The memorial Chamber of the Lublin Jews
ul. Lubartowska 1020-084
Telephone: (81) 524 1277
Central organisation:The Jewish Social and Cultural Society in Poland
Auschwitz Jewish Centre and Chevra Lomdei
Mishnayot Synagogue Jewish Museum
PI. Skarhka 5 32 600
Telephone: (33) 844 7002, Fax: (33) 844 7003
Hours of opening: April September: 8.30am to 8pm; October to March:8.30am to 6pm; The centre is closed on
Saturday and Jewish holidays
Auschwitz-Birkenau State Museum
al. Wiezniow Oswiecimie 20 32 620
Telephone: (33) 844 8102
ul Bonicza, edge of PI. Ofiara Getta
ul. Niemcewicza 271553
Telephone: (91) 221 674
Currently, Warsaw has a few thousand Jews, most of whom are elderly compared to the almost 300,000 Jews it had before the war. Remnant fragments of the Ghetto walls and “A memorial Route to the struggle and Martyrdom of the Jews 1940-1943″ also known as “Memory Lane” are some of the places one can visit. Still used is the old Jewish cemetery that was left untouched by the Nazis. In the centre of the city lies the Tomb of the Unknown Soldier whose inscription includes the Warsaw Ghetto fighters. The Nozyk synagogue commemorated 100 years in 2002.
Embassy of Israel
ul. Krzywickiego 24 02 078
Telephone: (22) 825 0028
6 Twarda Street
Central organisation: Jewish Community of Warsaw
Contact: Sharona Kanofsky tel: 6522150.
Monument to the Ghetto Heroes
This monument symbolizing the heroic 1943 Ghetto defiance of the uprising was constructed in 1948.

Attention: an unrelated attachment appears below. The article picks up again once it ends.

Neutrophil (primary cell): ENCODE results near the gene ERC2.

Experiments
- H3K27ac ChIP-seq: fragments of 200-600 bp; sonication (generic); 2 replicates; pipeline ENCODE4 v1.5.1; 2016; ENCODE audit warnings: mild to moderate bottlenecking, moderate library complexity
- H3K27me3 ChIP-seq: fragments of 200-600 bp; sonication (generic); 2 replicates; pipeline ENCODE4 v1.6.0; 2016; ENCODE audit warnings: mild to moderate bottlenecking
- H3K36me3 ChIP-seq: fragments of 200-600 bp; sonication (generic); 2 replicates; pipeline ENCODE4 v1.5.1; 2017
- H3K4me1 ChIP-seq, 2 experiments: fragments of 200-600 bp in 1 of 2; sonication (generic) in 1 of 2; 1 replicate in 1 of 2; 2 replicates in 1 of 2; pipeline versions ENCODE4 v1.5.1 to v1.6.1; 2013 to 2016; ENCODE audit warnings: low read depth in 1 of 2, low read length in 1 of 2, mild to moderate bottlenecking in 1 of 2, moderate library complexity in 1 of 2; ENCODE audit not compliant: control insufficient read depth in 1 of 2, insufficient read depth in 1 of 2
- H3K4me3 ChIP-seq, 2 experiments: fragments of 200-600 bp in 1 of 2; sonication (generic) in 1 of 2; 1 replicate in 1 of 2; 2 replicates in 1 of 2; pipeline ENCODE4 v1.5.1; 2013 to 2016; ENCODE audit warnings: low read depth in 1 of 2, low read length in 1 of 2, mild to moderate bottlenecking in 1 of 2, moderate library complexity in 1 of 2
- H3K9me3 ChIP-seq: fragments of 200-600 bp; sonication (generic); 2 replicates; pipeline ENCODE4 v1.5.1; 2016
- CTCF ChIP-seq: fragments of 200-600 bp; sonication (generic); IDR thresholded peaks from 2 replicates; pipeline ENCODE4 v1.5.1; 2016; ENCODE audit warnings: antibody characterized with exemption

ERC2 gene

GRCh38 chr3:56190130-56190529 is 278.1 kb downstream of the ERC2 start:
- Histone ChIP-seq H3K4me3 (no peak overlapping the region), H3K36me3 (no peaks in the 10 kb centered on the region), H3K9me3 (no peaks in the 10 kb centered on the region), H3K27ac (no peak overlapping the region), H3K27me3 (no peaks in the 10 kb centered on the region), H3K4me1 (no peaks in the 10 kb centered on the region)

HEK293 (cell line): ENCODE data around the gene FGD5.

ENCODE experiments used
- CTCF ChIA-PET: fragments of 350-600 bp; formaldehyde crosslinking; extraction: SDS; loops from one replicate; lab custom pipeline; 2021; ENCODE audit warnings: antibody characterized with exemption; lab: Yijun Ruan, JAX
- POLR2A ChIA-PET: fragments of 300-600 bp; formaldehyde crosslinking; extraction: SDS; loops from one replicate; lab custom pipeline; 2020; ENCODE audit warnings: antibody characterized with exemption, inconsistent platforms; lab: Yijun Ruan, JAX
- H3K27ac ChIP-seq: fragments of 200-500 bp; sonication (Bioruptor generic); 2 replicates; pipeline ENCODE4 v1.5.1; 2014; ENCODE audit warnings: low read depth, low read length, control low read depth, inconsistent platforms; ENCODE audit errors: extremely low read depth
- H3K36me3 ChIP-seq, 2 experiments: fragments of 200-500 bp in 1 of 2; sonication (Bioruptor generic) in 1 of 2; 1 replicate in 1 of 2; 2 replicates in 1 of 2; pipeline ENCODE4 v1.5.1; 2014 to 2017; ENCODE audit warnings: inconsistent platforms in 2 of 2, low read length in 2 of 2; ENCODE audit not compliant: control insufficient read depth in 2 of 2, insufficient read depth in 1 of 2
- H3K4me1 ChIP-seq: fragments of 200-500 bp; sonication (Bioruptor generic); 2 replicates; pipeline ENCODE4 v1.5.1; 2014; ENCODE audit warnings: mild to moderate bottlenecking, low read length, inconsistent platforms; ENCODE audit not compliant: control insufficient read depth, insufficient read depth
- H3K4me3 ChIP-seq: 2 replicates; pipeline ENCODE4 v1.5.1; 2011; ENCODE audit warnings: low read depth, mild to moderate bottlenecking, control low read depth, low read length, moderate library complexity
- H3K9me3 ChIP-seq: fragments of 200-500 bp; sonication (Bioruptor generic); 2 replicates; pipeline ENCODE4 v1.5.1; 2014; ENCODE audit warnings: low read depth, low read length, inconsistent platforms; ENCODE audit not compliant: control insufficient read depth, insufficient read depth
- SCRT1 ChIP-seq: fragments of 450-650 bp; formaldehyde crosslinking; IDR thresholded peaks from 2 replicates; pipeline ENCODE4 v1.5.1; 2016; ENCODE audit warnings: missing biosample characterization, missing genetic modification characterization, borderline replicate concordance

The Jewish Historical Institute
3/5 Tlomackie Street 00-090
Telephone: (22) 827 9221, Fax: (22) 827 8372
Home of an extraordinary collection of Judaica, this institution has a library of documents on the manuscripts stolen from all over Europe by the Germans.
UI. Smocza 27
Telephone: (22) 838 3217, Fax: (22) 636 3371
Plac Grzybowski 2
Telephone: (22) 203 754
Nove Miasto Ecological Restaurant
Rynek Nowego Miasta 13/15
Telephone: (22) 831 4379
Telephone: (22) 642 0666
Pod Samsonem Restaurant
UI. Freta 3/5
Telephone: (22) 831 1788
Opening Hours: 1 Oam to 11 pm
ul. Tamka 37
Telephone: (22) 635 8463
Singing Waiters Restaurant Galeria Mokotow
Galeria Mokotow, 12 Woloska Street
Telephone: (22) 541 3767
Nozyk Synagogue, Jewish Community of Warsaw,
Union of Jewish Communities in Poland.
6 Twarda Street 00 950
Telephone: (22) 620 4324, Fax: (22) 620 1037
Restored between 1977 and 1983, this synagogue is worth visiting as it is the remaining pre-war synagogue in Warsaw. Visitors welcomed. Friday night dinner available. Kosher store in the synagogue.
ul. Wiertnicza 113 02-952
Telephone: (22) 885 2638, Fax: (22) 885 8982
Every Friday, Bejt Simcha meets to celebrate Kabalat Shabbat which is combined with a lecture, a discussion or a cultural program. We use our own Hebrew-Czech siddur for the service and once a month there is a Saturday morning service. There is a small synagogue, library, room for social and cultural events and bar. Bejt Simcha is a member of the European Section – World Union for Progressive Judaism (WUP J).
Jewish National Theatre
Plac G rybowski 12/16
Performances are given in Yiddish
Shalom Travel Service
Twarda Street 6 00 105
Telephone: (22) 652 2802, Fax: (22) 652 2803
Slezna Street 37
Telephone: (71) 678 236